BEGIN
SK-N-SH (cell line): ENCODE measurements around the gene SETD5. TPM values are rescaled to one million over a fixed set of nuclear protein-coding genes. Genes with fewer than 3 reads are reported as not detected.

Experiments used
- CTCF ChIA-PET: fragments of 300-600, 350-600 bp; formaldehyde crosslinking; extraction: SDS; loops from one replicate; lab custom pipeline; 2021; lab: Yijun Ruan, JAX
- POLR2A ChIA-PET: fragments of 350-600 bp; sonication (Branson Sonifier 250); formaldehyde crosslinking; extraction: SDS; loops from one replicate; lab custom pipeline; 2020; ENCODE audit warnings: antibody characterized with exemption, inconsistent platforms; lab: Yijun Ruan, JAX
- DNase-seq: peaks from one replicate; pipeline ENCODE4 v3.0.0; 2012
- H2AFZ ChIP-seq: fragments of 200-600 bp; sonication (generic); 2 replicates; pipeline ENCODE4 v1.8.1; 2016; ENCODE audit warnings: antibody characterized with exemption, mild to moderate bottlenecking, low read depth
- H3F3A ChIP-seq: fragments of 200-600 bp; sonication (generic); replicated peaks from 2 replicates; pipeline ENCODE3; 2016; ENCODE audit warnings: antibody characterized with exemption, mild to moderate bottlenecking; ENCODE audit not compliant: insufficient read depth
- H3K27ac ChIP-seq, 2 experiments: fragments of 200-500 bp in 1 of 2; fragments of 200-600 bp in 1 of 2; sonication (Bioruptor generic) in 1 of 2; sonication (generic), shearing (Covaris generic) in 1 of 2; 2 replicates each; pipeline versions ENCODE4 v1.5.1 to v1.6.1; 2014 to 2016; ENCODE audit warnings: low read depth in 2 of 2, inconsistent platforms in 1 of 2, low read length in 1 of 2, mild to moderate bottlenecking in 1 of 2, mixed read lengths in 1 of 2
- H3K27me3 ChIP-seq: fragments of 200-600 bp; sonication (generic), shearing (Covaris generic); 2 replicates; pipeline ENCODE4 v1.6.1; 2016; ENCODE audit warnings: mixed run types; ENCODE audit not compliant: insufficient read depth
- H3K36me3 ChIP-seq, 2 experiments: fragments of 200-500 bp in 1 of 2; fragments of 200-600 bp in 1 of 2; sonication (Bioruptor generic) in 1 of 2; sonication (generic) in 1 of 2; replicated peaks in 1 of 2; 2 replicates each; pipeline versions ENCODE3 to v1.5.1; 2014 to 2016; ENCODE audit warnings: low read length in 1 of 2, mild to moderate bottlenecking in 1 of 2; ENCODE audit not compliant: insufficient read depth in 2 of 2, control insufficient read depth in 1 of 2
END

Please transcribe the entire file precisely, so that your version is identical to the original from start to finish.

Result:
SK-N-SH (cell line): ENCODE measurements around the gene SETD5. TPM values are rescaled to one million over a fixed set of nuclear protein-coding genes. Genes with fewer than 3 reads are reported as not detected.

Experiments used
- CTCF ChIA-PET: fragments of 300-600, 350-600 bp; formaldehyde crosslinking; extraction: SDS; loops from one replicate; lab custom pipeline; 2021; lab: Yijun Ruan, JAX
- POLR2A ChIA-PET: fragments of 350-600 bp; sonication (Branson Sonifier 250); formaldehyde crosslinking; extraction: SDS; loops from one replicate; lab custom pipeline; 2020; ENCODE audit warnings: antibody characterized with exemption, inconsistent platforms; lab: Yijun Ruan, JAX
- DNase-seq: peaks from one replicate; pipeline ENCODE4 v3.0.0; 2012
- H2AFZ ChIP-seq: fragments of 200-600 bp; sonication (generic); 2 replicates; pipeline ENCODE4 v1.8.1; 2016; ENCODE audit warnings: antibody characterized with exemption, mild to moderate bottlenecking, low read depth
- H3F3A ChIP-seq: fragments of 200-600 bp; sonication (generic); replicated peaks from 2 replicates; pipeline ENCODE3; 2016; ENCODE audit warnings: antibody characterized with exemption, mild to moderate bottlenecking; ENCODE audit not compliant: insufficient read depth
- H3K27ac ChIP-seq, 2 experiments: fragments of 200-500 bp in 1 of 2; fragments of 200-600 bp in 1 of 2; sonication (Bioruptor generic) in 1 of 2; sonication (generic), shearing (Covaris generic) in 1 of 2; 2 replicates each; pipeline versions ENCODE4 v1.5.1 to v1.6.1; 2014 to 2016; ENCODE audit warnings: low read depth in 2 of 2, inconsistent platforms in 1 of 2, low read length in 1 of 2, mild to moderate bottlenecking in 1 of 2, mixed read lengths in 1 of 2
- H3K27me3 ChIP-seq: fragments of 200-600 bp; sonication (generic), shearing (Covaris generic); 2 replicates; pipeline ENCODE4 v1.6.1; 2016; ENCODE audit warnings: mixed run types; ENCODE audit not compliant: insufficient read depth
- H3K36me3 ChIP-seq, 2 experiments: fragments of 200-500 bp in 1 of 2; fragments of 200-600 bp in 1 of 2; sonication (Bioruptor generic) in 1 of 2; sonication (generic) in 1 of 2; replicated peaks in 1 of 2; 2 replicates each; pipeline versions ENCODE3 to v1.5.1; 2014 to 2016; ENCODE audit warnings: low read length in 1 of 2, mild to moderate bottlenecking in 1 of 2; ENCODE audit not compliant: insufficient read depth in 2 of 2, control insufficient read depth in 1 of 2